Members of the national media talk about the candidates who interest them the most or who they think are most likely to win, which brings more awareness to those candidates’ campaigns, which helps those candidates raise more money, which gives members of the national media more reason to talk about them.
And members of the national media are mostly non-Hispanic white men.
Approximately 77% of all reporters, editors and photographers are non-Hispanic whites, according to a 2018 report from the Pew Research Center. And approximately 61% of all reporters, editors and photographers are men.
These demographics make newsrooms less diverse than the entire American workforce, which is 65% non-Hispanic white and 53% male.
A significant portion of the newsroom employees at The New York Times and The Wall Street Journal are graduates of America’s elite universities, according to a 2018 study published in the Journal of Expertise. Approximately 44% of the Times’ newsroom employees and 50% of the Journal’s newsroom employees graduated from Ivy League schools. The study did not look at the newsrooms of The Washington Post or The Associated Press.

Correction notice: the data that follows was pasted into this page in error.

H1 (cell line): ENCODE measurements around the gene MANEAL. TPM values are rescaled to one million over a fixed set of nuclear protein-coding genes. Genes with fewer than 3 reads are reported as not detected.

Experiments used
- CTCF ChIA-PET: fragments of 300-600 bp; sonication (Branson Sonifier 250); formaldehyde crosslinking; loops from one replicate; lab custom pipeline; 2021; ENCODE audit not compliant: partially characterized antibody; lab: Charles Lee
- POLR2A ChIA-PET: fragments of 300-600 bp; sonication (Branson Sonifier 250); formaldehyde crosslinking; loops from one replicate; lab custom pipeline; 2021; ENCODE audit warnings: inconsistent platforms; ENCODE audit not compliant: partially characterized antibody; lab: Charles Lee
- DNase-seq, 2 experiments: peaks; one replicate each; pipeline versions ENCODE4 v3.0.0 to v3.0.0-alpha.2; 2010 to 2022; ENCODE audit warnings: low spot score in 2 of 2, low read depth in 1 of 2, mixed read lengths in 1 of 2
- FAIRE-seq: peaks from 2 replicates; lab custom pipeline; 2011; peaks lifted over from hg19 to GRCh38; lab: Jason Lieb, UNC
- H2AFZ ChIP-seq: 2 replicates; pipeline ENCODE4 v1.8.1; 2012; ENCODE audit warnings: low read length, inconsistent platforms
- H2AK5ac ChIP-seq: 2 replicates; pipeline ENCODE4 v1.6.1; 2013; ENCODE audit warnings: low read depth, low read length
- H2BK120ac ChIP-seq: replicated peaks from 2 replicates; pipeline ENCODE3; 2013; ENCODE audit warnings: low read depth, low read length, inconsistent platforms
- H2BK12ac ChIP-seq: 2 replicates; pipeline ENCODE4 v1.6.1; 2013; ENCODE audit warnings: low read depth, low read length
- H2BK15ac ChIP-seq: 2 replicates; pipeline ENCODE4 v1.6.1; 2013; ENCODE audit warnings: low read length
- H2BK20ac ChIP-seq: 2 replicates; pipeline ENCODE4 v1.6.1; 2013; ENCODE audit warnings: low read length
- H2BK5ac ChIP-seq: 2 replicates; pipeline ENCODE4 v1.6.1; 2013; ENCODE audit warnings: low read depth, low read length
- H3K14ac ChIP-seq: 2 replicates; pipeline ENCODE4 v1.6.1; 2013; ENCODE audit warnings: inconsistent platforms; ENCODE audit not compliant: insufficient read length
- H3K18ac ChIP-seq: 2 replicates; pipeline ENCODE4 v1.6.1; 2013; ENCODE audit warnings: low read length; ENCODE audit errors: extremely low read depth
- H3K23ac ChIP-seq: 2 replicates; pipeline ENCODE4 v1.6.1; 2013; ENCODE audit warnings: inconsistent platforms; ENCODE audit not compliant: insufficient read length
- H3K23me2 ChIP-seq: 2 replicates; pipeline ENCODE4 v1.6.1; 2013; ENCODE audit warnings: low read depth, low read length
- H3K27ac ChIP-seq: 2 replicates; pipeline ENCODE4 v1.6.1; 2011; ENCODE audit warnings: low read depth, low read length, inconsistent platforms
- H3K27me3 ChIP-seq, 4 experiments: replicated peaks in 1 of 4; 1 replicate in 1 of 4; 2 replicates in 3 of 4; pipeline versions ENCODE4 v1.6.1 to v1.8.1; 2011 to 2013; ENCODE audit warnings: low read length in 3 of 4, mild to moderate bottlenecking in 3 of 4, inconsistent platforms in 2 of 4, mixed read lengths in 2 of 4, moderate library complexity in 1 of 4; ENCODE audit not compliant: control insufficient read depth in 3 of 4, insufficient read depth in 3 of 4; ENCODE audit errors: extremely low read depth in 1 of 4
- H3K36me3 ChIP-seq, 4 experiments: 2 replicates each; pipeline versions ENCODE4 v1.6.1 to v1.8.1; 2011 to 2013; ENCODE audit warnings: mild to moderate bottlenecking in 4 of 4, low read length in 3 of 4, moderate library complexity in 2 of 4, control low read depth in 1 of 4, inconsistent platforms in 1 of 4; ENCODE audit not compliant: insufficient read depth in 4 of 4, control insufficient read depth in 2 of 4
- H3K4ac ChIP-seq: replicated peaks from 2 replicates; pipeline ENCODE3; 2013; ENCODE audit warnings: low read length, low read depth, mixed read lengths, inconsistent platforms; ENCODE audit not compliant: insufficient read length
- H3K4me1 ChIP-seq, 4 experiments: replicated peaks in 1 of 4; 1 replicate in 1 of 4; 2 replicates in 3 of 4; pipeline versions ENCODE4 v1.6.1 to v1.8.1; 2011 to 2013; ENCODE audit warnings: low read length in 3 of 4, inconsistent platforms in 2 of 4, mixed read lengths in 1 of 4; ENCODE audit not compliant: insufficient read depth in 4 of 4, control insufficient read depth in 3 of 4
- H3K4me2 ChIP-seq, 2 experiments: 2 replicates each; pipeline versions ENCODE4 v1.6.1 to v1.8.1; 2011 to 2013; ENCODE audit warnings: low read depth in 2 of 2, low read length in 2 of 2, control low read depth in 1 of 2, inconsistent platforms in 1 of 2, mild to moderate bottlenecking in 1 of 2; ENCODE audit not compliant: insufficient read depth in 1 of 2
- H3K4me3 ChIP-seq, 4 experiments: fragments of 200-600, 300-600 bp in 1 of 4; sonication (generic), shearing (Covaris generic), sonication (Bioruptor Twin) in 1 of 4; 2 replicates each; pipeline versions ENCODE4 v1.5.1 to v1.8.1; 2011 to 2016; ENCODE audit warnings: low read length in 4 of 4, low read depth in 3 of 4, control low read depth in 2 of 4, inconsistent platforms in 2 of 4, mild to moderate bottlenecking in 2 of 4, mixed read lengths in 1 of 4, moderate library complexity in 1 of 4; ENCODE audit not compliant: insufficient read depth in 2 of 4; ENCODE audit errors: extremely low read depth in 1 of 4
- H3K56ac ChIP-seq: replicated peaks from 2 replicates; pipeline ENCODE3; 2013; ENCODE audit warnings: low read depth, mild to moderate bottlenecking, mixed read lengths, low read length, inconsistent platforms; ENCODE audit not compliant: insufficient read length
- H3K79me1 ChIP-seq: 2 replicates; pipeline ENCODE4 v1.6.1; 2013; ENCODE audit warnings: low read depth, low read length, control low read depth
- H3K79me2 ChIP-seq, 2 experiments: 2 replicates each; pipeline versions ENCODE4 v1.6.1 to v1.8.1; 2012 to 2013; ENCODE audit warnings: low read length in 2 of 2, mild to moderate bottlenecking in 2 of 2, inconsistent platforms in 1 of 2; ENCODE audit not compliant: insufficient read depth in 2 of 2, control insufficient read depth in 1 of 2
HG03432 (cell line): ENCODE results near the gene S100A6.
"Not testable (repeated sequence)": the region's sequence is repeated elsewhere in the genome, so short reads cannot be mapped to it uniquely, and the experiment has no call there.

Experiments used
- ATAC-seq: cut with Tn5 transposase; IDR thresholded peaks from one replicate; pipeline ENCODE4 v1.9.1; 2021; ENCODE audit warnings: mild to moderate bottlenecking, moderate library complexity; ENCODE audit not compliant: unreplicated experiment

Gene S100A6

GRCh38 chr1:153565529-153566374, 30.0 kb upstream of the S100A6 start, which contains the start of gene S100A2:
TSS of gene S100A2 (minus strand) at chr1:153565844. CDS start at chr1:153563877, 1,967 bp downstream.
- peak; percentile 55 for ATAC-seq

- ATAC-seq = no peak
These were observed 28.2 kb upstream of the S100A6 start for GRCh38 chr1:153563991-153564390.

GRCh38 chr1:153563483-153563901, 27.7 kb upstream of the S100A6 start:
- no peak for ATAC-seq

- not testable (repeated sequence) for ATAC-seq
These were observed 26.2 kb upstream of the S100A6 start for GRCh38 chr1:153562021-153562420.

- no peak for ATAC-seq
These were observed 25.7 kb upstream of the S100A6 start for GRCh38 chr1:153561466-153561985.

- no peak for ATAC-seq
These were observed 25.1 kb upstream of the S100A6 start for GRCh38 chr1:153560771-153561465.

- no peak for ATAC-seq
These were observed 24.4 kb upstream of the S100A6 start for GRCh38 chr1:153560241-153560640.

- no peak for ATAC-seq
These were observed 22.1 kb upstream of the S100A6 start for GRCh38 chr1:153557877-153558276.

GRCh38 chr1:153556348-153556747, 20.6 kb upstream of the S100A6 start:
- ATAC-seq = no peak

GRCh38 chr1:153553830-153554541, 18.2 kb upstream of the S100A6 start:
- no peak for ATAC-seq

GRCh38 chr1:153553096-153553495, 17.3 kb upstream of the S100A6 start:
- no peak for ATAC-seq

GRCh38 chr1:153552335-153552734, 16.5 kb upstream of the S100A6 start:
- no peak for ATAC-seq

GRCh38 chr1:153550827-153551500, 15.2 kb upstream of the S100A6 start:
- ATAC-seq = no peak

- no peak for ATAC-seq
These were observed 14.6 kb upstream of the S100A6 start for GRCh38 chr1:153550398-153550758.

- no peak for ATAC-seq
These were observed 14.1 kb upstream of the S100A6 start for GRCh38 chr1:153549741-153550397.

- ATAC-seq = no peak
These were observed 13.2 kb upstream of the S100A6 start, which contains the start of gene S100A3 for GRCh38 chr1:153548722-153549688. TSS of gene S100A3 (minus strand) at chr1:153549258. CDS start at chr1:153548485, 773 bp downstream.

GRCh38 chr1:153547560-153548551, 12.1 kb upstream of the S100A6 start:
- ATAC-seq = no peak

The demographics of these large newsrooms matter because many newspapers across the country rely on them to provide coverage of these national campaigns.
And who are these predominantly non-Hispanic, white male reporters going to be most interested in?
Another white man.
Would the national media give the same attention to a Black man with the same political experience in a town a little bigger than South Bend (a town most people only knew because of the local university’s football team)? We’ve already seen the answer to that with Messam.
Would the national media give the same attention to a white, Black or Samoan American woman who had never won a state race? We don’t know because there are none in the field. But we do know that it’s not giving the same attention to some white, Black and Samoan American women who already serve in Congress.
Will the national media give the same attention to a Black former governor? Only time will tell.